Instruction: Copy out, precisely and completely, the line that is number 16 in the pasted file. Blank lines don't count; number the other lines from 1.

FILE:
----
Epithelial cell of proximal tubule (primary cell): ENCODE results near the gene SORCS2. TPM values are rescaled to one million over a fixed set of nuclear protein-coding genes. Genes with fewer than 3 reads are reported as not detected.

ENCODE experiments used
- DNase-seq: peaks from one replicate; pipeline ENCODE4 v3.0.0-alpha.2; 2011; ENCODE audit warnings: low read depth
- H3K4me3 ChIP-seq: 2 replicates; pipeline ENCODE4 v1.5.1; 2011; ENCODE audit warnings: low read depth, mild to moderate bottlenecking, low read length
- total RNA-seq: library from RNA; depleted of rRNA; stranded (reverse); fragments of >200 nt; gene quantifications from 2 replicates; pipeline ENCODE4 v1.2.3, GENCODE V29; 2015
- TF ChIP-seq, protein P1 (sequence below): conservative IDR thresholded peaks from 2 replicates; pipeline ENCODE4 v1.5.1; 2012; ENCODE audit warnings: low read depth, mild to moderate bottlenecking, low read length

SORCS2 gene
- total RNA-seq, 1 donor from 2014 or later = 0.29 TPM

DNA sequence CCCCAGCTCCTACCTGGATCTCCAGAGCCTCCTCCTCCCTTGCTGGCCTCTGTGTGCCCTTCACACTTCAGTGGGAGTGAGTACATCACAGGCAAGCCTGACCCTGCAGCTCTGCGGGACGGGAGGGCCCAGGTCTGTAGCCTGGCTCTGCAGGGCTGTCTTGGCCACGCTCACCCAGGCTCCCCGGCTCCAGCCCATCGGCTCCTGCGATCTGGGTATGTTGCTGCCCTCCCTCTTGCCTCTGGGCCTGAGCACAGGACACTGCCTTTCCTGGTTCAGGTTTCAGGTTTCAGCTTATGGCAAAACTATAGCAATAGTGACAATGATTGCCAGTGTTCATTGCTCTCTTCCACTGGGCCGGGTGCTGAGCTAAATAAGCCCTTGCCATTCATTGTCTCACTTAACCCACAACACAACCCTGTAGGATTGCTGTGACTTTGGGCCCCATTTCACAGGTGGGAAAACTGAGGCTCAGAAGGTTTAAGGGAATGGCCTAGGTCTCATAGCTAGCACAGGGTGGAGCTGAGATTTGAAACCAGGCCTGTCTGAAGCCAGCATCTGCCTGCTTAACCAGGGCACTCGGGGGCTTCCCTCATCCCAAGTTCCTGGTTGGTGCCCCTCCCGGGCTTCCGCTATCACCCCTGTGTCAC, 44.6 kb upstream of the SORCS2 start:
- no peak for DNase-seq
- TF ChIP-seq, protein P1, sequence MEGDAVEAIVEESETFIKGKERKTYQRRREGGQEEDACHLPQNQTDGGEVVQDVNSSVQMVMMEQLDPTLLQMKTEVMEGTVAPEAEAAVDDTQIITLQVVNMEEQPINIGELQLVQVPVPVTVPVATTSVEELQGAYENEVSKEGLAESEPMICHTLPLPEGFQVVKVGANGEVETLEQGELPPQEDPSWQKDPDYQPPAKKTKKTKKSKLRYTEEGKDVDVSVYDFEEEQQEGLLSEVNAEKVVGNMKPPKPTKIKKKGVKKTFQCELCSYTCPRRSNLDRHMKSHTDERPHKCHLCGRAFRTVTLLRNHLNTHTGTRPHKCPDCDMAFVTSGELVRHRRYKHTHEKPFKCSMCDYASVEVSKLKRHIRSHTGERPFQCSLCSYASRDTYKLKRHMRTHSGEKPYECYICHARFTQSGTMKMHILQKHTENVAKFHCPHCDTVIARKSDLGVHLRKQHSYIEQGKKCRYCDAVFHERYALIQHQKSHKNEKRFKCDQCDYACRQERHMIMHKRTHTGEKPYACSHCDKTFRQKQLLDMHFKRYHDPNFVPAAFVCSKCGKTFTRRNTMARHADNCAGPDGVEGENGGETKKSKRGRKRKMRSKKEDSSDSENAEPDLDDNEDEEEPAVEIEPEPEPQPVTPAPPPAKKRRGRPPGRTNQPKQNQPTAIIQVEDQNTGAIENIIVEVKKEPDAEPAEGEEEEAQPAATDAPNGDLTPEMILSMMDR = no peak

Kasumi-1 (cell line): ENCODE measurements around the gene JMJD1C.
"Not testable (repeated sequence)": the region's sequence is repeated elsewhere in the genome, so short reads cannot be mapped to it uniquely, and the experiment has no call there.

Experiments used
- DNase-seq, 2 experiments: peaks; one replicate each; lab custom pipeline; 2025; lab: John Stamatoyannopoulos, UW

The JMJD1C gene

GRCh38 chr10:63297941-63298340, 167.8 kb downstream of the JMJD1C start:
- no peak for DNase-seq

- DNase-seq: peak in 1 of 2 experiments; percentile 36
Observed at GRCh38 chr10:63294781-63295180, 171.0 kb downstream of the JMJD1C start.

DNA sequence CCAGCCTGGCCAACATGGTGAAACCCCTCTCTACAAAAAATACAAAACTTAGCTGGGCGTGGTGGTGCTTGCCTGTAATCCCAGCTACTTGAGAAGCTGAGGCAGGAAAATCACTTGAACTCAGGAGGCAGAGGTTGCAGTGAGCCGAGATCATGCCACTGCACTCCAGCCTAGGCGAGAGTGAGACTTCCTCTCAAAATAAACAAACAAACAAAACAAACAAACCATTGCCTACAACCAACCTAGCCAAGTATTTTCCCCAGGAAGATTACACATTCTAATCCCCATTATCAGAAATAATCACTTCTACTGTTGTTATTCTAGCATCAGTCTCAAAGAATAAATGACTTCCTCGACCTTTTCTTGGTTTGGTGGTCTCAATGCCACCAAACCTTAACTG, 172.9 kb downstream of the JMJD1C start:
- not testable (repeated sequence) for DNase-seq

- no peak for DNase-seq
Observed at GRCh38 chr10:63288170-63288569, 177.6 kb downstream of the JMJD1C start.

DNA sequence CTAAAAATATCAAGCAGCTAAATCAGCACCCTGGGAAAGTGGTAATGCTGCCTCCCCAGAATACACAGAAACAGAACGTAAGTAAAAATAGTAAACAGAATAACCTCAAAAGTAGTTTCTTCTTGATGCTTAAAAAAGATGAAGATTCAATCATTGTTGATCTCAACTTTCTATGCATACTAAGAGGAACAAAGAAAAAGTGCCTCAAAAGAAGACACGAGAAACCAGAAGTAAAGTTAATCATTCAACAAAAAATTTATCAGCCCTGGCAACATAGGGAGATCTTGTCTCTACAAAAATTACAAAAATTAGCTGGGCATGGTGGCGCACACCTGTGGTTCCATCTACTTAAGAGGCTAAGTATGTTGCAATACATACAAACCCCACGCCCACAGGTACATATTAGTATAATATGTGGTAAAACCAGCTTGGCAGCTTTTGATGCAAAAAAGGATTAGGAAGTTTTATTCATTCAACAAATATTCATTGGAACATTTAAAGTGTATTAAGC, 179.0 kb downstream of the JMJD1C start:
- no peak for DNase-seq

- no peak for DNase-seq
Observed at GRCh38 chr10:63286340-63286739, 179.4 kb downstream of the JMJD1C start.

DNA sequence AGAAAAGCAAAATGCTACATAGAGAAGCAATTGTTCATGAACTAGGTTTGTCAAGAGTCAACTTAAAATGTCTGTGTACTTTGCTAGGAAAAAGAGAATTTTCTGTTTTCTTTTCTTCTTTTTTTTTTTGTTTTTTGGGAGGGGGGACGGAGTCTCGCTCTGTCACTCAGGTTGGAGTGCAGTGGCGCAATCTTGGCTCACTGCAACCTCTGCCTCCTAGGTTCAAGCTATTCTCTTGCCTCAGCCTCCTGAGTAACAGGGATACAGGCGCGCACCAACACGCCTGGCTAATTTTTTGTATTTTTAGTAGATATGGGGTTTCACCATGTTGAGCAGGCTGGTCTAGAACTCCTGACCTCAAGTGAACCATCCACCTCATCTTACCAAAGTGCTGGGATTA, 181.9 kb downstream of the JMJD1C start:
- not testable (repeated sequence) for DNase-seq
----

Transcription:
The JMJD1C gene